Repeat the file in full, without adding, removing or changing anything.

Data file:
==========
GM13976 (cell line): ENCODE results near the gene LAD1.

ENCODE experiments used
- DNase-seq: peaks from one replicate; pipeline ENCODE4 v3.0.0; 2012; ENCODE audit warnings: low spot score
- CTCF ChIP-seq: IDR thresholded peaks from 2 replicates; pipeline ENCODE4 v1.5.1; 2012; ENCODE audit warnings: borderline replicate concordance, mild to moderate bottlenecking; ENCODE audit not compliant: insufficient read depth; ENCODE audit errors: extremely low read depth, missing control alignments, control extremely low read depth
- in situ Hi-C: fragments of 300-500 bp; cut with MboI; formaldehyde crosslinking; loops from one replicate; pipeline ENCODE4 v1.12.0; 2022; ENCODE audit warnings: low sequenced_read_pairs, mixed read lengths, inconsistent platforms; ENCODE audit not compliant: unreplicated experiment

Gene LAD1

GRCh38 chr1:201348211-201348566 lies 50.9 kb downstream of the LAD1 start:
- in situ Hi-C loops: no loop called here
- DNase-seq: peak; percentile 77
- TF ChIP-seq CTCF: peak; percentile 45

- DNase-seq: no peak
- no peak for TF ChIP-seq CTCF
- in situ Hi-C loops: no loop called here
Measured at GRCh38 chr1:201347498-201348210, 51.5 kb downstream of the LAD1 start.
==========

GM13976 (cell line): ENCODE results near the gene LAD1.

ENCODE experiments used
- DNase-seq: peaks from one replicate; pipeline ENCODE4 v3.0.0; 2012; ENCODE audit warnings: low spot score
- CTCF ChIP-seq: IDR thresholded peaks from 2 replicates; pipeline ENCODE4 v1.5.1; 2012; ENCODE audit warnings: borderline replicate concordance, mild to moderate bottlenecking; ENCODE audit not compliant: insufficient read depth; ENCODE audit errors: extremely low read depth, missing control alignments, control extremely low read depth
- in situ Hi-C: fragments of 300-500 bp; cut with MboI; formaldehyde crosslinking; loops from one replicate; pipeline ENCODE4 v1.12.0; 2022; ENCODE audit warnings: low sequenced_read_pairs, mixed read lengths, inconsistent platforms; ENCODE audit not compliant: unreplicated experiment

Gene LAD1

GRCh38 chr1:201348211-201348566 lies 50.9 kb downstream of the LAD1 start:
- in situ Hi-C loops: no loop called here
- DNase-seq: peak; percentile 77
- TF ChIP-seq CTCF: peak; percentile 45

- DNase-seq: no peak
- no peak for TF ChIP-seq CTCF
- in situ Hi-C loops: no loop called here
Measured at GRCh38 chr1:201347498-201348210, 51.5 kb downstream of the LAD1 start.